It's probably worth mentioning since you "dont like the sounds of the reeds" of an accordion that high quality reeds are a pulse noise source (similar to reed and brass instruments and the human voice box) that can be shaped in a number of ways in a "vocal tract" in order to get different characteristics. The Russian "Timbre" group uses instruments (bar one, often playing lead because its sound is a lot more cutting) where this kind of resonance carving has been put to an extreme.
But a similar flute-like quality in differing degrees is achieved by "cassotto", a resonance chamber or canal coming in a large variety of executions and sounds that contribute a lot to the different characteristics of high-end instruments.
The usual sound quality associated with accordions is that of a 2- or 3-reed "tremolo" achieved by a sort of chorus effect between several reed sets tuned slightly to awfully different. Accordions built to accommodate classical music usually don't use tremolo at all, cf this rendition of the Goldbach variations by Lena Rist-Larsen. Most high quality accordions featuring a "converter" on the left hand (rather than just the default bass+chord layout called "Stradella bass" and suitable for accompanying music with reasonably simple harmonic framework) do have cassotto and little to no tremolo.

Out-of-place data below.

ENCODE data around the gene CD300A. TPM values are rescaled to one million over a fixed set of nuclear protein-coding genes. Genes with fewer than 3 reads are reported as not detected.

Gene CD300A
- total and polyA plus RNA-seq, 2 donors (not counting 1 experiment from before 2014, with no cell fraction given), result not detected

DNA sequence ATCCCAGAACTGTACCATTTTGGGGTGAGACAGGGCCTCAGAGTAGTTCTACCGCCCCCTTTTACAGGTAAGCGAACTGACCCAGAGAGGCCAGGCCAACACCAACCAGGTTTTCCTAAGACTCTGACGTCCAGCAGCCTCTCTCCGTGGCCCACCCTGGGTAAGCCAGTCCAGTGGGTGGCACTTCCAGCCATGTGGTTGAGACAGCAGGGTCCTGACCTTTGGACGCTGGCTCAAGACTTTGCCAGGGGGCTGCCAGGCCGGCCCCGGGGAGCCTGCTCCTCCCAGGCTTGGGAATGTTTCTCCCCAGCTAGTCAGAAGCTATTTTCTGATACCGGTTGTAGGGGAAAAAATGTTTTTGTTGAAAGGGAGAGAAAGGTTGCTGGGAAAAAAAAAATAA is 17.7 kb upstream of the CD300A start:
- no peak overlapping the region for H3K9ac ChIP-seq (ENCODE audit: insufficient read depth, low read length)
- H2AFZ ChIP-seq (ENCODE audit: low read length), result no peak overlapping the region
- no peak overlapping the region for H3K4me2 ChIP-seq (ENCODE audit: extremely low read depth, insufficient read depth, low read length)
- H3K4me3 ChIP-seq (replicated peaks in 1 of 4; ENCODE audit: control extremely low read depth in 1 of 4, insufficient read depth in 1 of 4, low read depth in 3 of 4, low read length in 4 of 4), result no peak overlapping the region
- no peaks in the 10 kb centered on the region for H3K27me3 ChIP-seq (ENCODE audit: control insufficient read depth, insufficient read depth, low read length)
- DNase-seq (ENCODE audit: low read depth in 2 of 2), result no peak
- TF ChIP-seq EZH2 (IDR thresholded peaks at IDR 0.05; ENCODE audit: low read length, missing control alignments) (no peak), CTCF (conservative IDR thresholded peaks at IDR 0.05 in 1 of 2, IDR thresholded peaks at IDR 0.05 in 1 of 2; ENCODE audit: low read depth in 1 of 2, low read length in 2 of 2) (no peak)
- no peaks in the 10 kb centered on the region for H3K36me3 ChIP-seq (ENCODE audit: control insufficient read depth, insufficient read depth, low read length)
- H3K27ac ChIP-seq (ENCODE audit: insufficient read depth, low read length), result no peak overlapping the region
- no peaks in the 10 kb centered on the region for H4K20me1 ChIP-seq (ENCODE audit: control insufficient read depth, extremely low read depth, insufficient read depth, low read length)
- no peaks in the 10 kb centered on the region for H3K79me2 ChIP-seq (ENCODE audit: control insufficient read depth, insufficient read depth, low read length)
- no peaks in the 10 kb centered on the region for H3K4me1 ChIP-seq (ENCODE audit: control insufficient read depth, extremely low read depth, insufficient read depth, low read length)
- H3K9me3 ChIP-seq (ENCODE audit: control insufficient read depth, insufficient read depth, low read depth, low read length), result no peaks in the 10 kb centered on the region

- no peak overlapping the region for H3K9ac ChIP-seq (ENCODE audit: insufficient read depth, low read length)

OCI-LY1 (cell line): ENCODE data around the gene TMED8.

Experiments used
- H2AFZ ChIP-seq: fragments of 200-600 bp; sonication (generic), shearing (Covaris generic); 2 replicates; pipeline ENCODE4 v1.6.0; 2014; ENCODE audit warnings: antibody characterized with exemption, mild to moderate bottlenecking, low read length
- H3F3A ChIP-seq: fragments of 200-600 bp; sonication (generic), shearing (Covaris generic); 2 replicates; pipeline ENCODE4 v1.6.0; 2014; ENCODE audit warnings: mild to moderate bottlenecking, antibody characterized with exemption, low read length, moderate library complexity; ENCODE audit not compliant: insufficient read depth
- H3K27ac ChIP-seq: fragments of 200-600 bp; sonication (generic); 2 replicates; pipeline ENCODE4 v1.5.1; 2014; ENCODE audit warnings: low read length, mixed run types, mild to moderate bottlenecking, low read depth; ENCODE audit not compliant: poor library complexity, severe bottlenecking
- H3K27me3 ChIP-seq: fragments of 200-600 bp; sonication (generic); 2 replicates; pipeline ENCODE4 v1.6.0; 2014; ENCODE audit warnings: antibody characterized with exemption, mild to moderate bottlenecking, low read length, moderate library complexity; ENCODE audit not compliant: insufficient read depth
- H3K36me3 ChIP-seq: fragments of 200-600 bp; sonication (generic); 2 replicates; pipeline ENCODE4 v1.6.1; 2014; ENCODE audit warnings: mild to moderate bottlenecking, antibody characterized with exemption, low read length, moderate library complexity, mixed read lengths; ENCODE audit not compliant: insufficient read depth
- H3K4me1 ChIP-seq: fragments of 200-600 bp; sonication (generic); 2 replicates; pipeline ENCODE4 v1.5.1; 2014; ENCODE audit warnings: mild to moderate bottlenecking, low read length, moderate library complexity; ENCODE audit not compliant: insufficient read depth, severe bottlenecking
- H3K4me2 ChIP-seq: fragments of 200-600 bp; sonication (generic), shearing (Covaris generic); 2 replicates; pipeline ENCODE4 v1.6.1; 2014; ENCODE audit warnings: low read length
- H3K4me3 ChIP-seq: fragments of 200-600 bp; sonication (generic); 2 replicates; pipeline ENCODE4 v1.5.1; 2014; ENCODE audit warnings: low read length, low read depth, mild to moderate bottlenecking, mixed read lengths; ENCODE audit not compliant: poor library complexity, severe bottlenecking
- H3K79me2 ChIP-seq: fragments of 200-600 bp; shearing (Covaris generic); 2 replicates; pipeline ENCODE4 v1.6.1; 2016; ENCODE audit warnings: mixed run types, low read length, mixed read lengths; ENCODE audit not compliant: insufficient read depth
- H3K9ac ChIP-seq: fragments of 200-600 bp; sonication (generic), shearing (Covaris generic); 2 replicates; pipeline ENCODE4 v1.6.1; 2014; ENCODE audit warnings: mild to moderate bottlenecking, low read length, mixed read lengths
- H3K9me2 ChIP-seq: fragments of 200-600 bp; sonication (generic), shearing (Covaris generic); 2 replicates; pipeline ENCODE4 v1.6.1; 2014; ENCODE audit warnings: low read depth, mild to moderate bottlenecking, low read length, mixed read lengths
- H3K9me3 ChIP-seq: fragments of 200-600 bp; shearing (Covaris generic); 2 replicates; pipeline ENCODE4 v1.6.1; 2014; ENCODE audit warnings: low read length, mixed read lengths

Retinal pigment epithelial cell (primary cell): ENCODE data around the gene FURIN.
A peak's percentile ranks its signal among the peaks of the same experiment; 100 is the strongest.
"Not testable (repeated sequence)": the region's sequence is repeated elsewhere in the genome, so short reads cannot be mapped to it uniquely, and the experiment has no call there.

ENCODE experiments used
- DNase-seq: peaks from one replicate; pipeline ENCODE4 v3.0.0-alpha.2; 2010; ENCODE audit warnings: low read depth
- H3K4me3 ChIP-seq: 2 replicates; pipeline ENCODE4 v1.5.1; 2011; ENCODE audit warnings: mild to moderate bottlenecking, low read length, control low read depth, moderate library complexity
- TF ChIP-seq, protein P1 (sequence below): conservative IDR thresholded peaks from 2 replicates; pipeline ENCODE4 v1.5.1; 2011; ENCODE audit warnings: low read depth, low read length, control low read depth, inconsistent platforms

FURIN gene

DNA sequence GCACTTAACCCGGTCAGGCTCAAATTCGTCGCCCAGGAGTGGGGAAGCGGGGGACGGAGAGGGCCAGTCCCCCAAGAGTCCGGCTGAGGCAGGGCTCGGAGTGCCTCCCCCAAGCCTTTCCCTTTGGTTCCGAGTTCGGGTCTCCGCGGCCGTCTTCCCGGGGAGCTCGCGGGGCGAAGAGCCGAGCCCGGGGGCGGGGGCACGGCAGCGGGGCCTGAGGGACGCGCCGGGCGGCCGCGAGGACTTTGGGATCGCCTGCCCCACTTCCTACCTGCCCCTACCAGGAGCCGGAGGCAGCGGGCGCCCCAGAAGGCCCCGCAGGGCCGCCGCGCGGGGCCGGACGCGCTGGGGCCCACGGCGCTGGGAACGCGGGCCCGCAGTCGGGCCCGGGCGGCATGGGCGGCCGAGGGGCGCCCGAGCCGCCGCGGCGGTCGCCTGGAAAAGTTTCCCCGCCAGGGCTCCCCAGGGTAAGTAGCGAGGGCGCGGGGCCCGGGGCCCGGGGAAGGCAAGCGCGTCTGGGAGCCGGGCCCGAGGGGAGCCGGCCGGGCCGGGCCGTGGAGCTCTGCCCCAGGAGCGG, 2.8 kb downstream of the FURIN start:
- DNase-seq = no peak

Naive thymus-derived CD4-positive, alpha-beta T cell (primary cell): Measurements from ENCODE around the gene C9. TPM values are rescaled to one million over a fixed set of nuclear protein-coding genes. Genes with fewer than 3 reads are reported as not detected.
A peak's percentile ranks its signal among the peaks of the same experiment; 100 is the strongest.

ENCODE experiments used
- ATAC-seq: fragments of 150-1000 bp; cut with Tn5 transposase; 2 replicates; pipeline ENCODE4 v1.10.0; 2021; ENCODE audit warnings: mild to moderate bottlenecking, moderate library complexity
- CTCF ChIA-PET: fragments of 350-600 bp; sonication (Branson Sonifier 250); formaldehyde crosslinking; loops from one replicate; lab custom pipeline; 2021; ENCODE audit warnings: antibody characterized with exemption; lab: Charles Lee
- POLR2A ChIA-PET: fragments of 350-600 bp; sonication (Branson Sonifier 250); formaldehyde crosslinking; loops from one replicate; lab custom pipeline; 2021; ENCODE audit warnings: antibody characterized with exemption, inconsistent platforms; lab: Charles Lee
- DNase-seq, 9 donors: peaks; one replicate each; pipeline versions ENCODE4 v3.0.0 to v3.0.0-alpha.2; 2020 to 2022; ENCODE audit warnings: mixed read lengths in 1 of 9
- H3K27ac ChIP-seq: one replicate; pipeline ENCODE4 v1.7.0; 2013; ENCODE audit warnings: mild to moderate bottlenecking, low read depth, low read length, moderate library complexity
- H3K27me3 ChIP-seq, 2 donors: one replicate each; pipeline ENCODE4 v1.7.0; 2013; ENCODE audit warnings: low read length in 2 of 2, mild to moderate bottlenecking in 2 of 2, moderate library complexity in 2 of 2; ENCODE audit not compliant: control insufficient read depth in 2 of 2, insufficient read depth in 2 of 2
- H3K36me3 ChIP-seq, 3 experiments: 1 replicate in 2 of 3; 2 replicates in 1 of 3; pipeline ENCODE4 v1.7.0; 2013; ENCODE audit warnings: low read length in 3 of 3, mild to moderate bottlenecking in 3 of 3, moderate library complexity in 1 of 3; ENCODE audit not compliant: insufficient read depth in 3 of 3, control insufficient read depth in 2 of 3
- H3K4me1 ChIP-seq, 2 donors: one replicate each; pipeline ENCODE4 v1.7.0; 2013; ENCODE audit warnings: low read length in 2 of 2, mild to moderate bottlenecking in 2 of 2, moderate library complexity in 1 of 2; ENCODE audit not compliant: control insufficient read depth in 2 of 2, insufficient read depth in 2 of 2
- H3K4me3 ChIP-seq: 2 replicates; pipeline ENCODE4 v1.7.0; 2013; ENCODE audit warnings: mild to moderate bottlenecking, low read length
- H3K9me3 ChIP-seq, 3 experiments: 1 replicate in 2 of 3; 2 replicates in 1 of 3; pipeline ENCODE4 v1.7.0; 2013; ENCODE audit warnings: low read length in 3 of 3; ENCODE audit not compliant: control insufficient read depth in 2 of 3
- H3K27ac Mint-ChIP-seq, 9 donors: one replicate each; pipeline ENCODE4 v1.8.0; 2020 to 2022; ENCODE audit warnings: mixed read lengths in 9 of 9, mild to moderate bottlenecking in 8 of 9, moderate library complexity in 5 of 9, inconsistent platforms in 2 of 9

If you want to play keyboard music, somewhat counterintuitively it makes sense to use a "chromatic button accordion" rather than one with a piano keyboard on the right side. The left hand has to use a CBA-like layout in free bass mode (one note per button) anyway and the larger hand range and overall range of a CBA is rather useful for keyboard music since passing voices between hands is not feasible in a manner similarly innocuous as on the single manual of a piano.
The downside, of course, is that this is a full polyphonic instrument in its own right, and the playing technique, articulation and sound production is significantly different from a piano and more similar to that of a reed organ. And the good instruments don't come cheap either.
But, well, if you cannot find anything better, there are a few interesting variants not really fitting the standard clichés.